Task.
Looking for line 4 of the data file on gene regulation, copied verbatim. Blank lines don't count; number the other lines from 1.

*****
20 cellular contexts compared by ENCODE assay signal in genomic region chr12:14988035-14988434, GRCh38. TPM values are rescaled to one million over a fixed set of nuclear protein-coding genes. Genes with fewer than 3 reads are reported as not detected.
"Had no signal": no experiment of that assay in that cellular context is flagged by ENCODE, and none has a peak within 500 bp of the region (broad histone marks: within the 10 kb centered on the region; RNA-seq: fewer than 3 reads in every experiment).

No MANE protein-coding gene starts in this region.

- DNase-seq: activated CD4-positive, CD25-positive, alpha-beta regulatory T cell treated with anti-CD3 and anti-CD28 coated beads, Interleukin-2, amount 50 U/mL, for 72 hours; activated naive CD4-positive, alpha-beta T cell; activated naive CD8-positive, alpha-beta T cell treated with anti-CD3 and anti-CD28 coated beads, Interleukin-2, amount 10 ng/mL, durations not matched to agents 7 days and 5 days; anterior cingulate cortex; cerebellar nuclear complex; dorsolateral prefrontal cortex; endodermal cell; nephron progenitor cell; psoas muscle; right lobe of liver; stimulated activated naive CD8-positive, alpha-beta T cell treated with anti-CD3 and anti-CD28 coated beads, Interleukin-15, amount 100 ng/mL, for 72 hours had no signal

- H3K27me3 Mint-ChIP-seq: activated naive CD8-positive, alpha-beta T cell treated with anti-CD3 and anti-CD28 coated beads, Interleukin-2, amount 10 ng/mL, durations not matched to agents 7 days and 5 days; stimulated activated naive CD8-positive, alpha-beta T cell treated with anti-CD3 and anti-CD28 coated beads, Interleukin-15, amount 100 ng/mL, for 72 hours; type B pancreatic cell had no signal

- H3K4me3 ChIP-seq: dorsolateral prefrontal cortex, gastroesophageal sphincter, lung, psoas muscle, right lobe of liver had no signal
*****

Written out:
- DNase-seq: activated CD4-positive, CD25-positive, alpha-beta regulatory T cell treated with anti-CD3 and anti-CD28 coated beads, Interleukin-2, amount 50 U/mL, for 72 hours; activated naive CD4-positive, alpha-beta T cell; activated naive CD8-positive, alpha-beta T cell treated with anti-CD3 and anti-CD28 coated beads, Interleukin-2, amount 10 ng/mL, durations not matched to agents 7 days and 5 days; anterior cingulate cortex; cerebellar nuclear complex; dorsolateral prefrontal cortex; endodermal cell; nephron progenitor cell; psoas muscle; right lobe of liver; stimulated activated naive CD8-positive, alpha-beta T cell treated with anti-CD3 and anti-CD28 coated beads, Interleukin-15, amount 100 ng/mL, for 72 hours had no signal